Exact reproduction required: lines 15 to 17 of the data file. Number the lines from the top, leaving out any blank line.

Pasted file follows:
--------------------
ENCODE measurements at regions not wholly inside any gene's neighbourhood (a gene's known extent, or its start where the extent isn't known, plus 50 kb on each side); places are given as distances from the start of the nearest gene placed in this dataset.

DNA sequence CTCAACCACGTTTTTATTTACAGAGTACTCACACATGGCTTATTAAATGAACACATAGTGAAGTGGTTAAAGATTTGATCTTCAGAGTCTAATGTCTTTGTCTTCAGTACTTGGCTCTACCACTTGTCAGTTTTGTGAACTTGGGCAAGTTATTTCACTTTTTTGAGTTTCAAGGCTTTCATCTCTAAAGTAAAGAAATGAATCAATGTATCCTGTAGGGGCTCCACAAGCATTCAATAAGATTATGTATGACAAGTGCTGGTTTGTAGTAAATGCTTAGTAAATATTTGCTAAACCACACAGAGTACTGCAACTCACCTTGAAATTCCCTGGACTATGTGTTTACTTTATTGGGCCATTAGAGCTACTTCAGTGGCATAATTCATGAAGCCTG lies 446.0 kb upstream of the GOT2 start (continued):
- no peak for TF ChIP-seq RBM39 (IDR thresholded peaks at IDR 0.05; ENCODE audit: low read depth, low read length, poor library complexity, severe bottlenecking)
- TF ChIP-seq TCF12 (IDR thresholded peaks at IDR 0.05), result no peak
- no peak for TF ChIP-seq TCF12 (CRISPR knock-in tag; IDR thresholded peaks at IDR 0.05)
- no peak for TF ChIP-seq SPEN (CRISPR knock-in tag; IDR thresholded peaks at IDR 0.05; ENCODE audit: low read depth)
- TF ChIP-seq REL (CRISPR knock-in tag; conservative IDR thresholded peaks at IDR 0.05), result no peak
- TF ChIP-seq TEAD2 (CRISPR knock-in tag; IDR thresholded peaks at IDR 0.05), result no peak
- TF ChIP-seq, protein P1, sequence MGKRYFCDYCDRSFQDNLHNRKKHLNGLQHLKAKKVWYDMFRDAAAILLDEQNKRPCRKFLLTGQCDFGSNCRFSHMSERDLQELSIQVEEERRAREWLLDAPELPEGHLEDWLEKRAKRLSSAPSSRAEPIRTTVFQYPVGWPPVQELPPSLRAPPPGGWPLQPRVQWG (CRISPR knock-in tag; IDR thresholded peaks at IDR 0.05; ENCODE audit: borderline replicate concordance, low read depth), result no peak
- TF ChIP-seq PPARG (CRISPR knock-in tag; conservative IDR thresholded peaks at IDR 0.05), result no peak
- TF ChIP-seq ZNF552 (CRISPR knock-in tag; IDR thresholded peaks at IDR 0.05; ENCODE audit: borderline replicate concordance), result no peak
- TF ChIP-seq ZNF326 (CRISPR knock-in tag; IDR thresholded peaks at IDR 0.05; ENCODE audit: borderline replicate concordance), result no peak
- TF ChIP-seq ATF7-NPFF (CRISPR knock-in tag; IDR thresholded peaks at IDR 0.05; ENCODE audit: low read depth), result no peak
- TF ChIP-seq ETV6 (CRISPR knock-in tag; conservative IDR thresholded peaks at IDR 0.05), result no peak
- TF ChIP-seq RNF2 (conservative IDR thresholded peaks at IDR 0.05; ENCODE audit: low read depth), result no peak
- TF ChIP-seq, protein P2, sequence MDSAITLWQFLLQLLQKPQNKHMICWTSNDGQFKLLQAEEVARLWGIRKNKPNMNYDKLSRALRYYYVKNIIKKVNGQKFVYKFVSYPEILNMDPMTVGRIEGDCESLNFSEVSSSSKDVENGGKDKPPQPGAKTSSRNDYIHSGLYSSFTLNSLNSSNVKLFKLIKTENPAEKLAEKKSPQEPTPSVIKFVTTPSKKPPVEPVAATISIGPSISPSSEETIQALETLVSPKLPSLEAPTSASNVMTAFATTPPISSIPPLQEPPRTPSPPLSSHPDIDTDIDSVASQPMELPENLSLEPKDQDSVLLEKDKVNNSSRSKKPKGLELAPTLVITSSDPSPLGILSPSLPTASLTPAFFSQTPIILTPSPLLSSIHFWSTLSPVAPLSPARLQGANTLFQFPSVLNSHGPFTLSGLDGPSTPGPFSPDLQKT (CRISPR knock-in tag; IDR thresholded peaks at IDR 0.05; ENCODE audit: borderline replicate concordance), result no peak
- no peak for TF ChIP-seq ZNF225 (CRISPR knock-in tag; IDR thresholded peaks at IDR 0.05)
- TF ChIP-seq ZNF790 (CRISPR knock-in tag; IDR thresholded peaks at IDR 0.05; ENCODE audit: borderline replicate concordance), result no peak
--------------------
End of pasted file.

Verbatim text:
- TF ChIP-seq RNF2 (conservative IDR thresholded peaks at IDR 0.05; ENCODE audit: low read depth), result no peak
- TF ChIP-seq, protein P2, sequence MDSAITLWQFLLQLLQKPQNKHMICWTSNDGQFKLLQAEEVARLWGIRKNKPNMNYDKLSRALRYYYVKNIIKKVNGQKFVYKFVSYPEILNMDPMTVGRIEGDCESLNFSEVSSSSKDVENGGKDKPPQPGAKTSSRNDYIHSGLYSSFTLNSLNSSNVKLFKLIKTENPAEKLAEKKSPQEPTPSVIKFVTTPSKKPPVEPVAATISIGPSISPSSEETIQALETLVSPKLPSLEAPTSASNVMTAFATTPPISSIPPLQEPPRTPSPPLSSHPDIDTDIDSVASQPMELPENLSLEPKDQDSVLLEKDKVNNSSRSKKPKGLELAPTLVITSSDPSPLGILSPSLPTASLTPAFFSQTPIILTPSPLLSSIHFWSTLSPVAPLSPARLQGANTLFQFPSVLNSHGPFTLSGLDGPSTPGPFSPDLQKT (CRISPR knock-in tag; IDR thresholded peaks at IDR 0.05; ENCODE audit: borderline replicate concordance), result no peak
- no peak for TF ChIP-seq ZNF225 (CRISPR knock-in tag; IDR thresholded peaks at IDR 0.05)